Monday, July 23

Students and professors hike up connections, bond at new heights


The Peaks and Professors program, coordinated by second-year neuroscience student Dana Tran, works to foster more nuanced relationships between students and professors by setting up hiking trips for them to embark on together. (Rachel Hefner/Daily Bruin)

The Peaks and Professors program, coordinated by second-year neuroscience student Dana Tran, works to foster more nuanced relationships between students and professors by setting up hiking trips for them to embark on together. (Rachel Hefner/Daily Bruin)


Peaks and Professors takes office hours outside of the office.

Nine students and UCLA Department of Mathematics lecturer William Conley navigated a trail to Eagle Rock in Topanga State Park during Peaks and Professors’ first outdoors trip Saturday. The program pairs students and professors who have an interest in the outdoors, and coordinates hiking trips for them around the Los Angeles area. Coordinator Dana Tran said it fosters a more nuanced relationship between students and professors than “meet the professors” events held on campus, in part because of its natural setting.

“Both professors and students are multidimensional people,” the second-year neuroscience student said. “Nature is a good way to get to know people holistically.”

Tran, an avid hiker, first learned about the program from friends at the University of Southern California. Earlier in the month, she hiked alongside USC students and Abby Fifer-Mandell, the executive director of the Brittingham Social Enterprise Lab, who spoke with the small group of students about design thinking for product manufacturing.

“I had a casual and nice conversation with this faculty member that wasn’t even from my school, so I thought it would be a lot cooler to have that same connection with one from UCLA,” Tran said.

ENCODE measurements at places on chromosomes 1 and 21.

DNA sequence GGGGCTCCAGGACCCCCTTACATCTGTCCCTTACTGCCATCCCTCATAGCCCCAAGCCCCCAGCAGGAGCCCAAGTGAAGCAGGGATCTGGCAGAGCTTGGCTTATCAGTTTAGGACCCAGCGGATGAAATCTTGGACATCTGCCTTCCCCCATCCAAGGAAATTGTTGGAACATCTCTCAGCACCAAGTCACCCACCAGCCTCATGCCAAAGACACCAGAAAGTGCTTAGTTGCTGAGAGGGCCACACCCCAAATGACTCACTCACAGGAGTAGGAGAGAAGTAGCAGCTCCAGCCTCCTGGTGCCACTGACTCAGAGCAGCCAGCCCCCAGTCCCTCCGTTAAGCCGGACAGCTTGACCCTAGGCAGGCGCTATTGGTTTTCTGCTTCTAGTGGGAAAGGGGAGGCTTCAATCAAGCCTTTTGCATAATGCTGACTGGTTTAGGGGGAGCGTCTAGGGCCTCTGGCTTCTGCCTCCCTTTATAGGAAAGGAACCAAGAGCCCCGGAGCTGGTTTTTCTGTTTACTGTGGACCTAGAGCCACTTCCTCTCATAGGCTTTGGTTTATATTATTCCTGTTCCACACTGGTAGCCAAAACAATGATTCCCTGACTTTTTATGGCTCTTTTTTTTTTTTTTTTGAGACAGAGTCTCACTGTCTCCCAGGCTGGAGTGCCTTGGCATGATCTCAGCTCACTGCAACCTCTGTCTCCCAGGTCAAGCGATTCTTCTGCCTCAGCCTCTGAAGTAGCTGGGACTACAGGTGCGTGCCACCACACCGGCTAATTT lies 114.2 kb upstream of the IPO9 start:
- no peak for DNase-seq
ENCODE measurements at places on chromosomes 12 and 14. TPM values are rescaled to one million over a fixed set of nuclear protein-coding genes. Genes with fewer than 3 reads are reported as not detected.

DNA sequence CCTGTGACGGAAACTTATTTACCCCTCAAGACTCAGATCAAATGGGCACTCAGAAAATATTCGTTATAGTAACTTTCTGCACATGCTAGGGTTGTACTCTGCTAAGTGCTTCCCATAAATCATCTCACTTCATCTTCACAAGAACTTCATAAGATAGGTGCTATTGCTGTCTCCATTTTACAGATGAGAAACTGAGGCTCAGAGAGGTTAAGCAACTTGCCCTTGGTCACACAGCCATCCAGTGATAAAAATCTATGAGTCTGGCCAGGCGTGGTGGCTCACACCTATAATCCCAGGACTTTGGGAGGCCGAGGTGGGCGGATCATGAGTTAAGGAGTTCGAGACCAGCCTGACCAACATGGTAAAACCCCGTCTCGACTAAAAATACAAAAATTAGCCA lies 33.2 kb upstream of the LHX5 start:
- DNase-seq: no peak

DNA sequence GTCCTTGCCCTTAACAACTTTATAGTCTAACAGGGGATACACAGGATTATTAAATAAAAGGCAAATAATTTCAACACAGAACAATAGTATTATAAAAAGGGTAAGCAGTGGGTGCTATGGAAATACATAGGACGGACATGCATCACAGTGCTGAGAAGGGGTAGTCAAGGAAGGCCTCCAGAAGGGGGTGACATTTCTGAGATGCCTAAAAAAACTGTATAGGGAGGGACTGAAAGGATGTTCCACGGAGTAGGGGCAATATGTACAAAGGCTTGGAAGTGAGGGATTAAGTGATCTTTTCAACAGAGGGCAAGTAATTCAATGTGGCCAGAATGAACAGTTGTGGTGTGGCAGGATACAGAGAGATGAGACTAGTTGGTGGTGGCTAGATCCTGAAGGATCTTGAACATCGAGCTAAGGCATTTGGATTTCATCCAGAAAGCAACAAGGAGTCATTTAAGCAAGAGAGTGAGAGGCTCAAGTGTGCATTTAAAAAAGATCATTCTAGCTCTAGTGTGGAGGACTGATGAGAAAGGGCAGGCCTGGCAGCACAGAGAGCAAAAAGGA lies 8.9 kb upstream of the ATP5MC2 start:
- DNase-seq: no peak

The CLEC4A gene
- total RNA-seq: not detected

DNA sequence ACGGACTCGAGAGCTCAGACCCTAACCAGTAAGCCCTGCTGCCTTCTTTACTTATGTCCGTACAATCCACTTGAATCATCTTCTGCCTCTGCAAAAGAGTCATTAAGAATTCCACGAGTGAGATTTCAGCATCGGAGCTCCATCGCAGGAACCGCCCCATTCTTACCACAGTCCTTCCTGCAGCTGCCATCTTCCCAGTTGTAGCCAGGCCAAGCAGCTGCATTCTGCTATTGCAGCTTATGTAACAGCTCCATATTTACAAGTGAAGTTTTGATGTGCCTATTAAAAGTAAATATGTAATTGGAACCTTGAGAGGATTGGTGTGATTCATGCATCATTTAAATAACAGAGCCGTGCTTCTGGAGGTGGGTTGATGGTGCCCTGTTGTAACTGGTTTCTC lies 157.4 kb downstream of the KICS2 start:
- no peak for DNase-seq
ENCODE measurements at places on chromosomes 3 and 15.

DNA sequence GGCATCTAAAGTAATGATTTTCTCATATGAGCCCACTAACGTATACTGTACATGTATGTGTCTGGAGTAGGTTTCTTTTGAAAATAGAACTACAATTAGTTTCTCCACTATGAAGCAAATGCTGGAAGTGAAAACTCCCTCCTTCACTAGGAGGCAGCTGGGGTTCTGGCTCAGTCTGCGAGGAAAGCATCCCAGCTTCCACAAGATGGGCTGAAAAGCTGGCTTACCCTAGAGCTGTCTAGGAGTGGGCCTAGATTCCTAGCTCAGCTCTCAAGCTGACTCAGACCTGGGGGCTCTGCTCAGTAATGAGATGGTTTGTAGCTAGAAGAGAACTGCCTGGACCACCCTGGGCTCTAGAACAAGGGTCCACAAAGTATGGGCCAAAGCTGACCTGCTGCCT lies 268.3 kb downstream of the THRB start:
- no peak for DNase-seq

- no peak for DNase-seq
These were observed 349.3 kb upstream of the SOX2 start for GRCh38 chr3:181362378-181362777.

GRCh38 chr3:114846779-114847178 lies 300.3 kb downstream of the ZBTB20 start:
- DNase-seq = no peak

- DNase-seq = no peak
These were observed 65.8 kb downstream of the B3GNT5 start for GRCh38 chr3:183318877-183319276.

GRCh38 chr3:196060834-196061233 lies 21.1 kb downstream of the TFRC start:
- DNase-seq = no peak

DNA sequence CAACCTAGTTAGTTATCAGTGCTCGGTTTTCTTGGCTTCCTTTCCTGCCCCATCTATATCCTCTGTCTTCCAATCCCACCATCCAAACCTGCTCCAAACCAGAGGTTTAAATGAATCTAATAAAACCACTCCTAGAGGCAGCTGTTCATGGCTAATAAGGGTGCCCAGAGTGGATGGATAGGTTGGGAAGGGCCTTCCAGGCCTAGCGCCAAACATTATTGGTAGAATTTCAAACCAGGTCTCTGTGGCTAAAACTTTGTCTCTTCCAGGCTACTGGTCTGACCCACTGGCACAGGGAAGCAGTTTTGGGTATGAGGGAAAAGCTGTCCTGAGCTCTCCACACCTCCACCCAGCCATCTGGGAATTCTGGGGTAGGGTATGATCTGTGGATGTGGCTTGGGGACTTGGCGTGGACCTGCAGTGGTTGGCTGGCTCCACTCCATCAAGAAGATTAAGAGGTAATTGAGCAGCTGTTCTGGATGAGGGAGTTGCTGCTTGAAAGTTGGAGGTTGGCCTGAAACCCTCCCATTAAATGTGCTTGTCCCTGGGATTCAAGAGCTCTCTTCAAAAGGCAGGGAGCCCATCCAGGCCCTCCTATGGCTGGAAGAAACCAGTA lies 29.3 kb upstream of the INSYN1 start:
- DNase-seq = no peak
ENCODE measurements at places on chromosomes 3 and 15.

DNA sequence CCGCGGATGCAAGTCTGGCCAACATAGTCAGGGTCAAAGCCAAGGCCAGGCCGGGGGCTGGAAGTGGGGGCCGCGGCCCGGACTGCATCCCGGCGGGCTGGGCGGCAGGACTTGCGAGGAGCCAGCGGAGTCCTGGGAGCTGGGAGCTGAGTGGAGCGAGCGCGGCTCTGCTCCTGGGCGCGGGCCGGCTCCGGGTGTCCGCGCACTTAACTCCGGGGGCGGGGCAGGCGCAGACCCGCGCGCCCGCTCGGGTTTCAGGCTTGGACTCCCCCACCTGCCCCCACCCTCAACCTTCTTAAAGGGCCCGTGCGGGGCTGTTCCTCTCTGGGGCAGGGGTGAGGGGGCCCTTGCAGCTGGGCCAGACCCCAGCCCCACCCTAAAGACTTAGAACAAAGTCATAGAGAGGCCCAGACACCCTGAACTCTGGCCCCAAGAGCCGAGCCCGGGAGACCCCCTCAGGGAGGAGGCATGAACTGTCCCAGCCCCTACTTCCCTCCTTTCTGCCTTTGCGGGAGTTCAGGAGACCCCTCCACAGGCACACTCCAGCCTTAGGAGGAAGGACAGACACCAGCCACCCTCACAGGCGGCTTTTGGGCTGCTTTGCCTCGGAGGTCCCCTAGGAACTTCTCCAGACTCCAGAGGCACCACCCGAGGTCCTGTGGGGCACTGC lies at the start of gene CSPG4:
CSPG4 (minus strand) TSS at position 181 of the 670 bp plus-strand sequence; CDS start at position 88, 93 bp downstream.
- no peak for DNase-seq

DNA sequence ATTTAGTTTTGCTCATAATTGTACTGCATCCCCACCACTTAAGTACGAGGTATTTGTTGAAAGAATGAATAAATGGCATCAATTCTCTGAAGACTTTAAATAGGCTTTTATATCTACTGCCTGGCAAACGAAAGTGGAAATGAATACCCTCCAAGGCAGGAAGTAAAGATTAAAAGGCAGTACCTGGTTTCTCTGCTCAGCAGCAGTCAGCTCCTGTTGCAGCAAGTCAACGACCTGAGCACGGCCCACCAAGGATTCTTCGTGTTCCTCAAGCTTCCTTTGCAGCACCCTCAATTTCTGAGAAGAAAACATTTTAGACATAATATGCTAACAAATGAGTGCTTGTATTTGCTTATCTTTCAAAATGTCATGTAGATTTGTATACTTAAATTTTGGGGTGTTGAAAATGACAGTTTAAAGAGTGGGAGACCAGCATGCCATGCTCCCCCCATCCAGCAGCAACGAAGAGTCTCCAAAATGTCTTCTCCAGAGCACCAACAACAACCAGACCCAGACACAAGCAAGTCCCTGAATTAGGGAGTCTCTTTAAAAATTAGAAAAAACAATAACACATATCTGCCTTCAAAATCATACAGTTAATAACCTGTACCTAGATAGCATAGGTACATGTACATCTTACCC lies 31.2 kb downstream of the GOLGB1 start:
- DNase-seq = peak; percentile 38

After the trip, she created a Peaks and Professors chapter at UCLA, reaching out to students and professors who seemed interested in the program. Tran and three of her friends started coordinating the program by searching Bruinwalk for positive reviews on prospective professors to get an idea of which instructors students would like to connect with more. They then contacted the instructors and asked if they would be interested in hiking. Tran said they wanted to include professors looking to further connect with the UCLA student body who also have some outdoors experience.

 

Conley, the first instructor to lead a trip, said he was happy to receive the invitation from the group since he’s always looking for opportunities both to hike and to connect with students. In addition to teaching classes such as Life Sciences 30B and Math 32A, Conley enjoys exploring the outdoors and has hiked terrains such as Joshua Tree National Park and Yosemite National Park. However, Saturday’s trip was his first time hiking to Eagle Rock.

Conley said he was looking forward to the trip because he wanted students to recognize that professors have their own lives outside of the office or classroom.